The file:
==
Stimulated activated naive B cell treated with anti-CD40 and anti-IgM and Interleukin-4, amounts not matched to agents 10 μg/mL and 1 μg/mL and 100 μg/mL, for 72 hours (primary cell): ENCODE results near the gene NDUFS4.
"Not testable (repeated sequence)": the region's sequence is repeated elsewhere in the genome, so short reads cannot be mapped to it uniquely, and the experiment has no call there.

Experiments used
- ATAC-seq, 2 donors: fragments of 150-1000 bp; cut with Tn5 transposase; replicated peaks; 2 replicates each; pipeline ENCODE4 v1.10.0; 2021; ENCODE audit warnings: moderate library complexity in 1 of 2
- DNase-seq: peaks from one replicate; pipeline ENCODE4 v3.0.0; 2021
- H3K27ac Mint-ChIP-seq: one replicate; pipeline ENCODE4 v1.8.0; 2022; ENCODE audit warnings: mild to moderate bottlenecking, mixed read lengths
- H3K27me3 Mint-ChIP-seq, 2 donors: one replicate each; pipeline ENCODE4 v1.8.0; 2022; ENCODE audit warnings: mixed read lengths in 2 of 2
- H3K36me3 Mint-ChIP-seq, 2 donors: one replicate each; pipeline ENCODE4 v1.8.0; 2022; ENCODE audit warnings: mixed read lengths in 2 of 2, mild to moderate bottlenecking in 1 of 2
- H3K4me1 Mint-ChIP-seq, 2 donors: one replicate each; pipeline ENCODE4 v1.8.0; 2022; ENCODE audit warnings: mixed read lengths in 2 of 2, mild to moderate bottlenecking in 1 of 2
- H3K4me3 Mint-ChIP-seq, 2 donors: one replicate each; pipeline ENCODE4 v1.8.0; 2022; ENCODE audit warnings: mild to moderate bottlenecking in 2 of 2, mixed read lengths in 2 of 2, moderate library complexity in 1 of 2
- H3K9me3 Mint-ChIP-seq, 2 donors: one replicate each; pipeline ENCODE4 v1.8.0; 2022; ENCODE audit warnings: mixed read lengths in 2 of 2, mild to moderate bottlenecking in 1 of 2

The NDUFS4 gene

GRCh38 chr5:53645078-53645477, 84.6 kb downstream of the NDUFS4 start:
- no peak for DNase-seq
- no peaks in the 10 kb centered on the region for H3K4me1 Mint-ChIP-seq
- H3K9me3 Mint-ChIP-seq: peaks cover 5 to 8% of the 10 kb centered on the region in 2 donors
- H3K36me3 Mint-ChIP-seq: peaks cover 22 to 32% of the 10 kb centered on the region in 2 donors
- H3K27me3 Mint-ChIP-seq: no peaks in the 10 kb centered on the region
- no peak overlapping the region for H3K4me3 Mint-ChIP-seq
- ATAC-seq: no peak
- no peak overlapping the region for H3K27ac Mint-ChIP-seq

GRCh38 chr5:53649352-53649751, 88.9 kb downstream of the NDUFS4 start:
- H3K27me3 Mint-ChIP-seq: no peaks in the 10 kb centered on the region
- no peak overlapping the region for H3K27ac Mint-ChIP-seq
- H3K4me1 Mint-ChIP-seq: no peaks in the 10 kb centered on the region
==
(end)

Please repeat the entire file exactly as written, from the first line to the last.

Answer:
Stimulated activated naive B cell treated with anti-CD40 and anti-IgM and Interleukin-4, amounts not matched to agents 10 μg/mL and 1 μg/mL and 100 μg/mL, for 72 hours (primary cell): ENCODE results near the gene NDUFS4.
"Not testable (repeated sequence)": the region's sequence is repeated elsewhere in the genome, so short reads cannot be mapped to it uniquely, and the experiment has no call there.

Experiments used
- ATAC-seq, 2 donors: fragments of 150-1000 bp; cut with Tn5 transposase; replicated peaks; 2 replicates each; pipeline ENCODE4 v1.10.0; 2021; ENCODE audit warnings: moderate library complexity in 1 of 2
- DNase-seq: peaks from one replicate; pipeline ENCODE4 v3.0.0; 2021
- H3K27ac Mint-ChIP-seq: one replicate; pipeline ENCODE4 v1.8.0; 2022; ENCODE audit warnings: mild to moderate bottlenecking, mixed read lengths
- H3K27me3 Mint-ChIP-seq, 2 donors: one replicate each; pipeline ENCODE4 v1.8.0; 2022; ENCODE audit warnings: mixed read lengths in 2 of 2
- H3K36me3 Mint-ChIP-seq, 2 donors: one replicate each; pipeline ENCODE4 v1.8.0; 2022; ENCODE audit warnings: mixed read lengths in 2 of 2, mild to moderate bottlenecking in 1 of 2
- H3K4me1 Mint-ChIP-seq, 2 donors: one replicate each; pipeline ENCODE4 v1.8.0; 2022; ENCODE audit warnings: mixed read lengths in 2 of 2, mild to moderate bottlenecking in 1 of 2
- H3K4me3 Mint-ChIP-seq, 2 donors: one replicate each; pipeline ENCODE4 v1.8.0; 2022; ENCODE audit warnings: mild to moderate bottlenecking in 2 of 2, mixed read lengths in 2 of 2, moderate library complexity in 1 of 2
- H3K9me3 Mint-ChIP-seq, 2 donors: one replicate each; pipeline ENCODE4 v1.8.0; 2022; ENCODE audit warnings: mixed read lengths in 2 of 2, mild to moderate bottlenecking in 1 of 2

The NDUFS4 gene

GRCh38 chr5:53645078-53645477, 84.6 kb downstream of the NDUFS4 start:
- no peak for DNase-seq
- no peaks in the 10 kb centered on the region for H3K4me1 Mint-ChIP-seq
- H3K9me3 Mint-ChIP-seq: peaks cover 5 to 8% of the 10 kb centered on the region in 2 donors
- H3K36me3 Mint-ChIP-seq: peaks cover 22 to 32% of the 10 kb centered on the region in 2 donors
- H3K27me3 Mint-ChIP-seq: no peaks in the 10 kb centered on the region
- no peak overlapping the region for H3K4me3 Mint-ChIP-seq
- ATAC-seq: no peak
- no peak overlapping the region for H3K27ac Mint-ChIP-seq

GRCh38 chr5:53649352-53649751, 88.9 kb downstream of the NDUFS4 start:
- H3K27me3 Mint-ChIP-seq: no peaks in the 10 kb centered on the region
- no peak overlapping the region for H3K27ac Mint-ChIP-seq
- H3K4me1 Mint-ChIP-seq: no peaks in the 10 kb centered on the region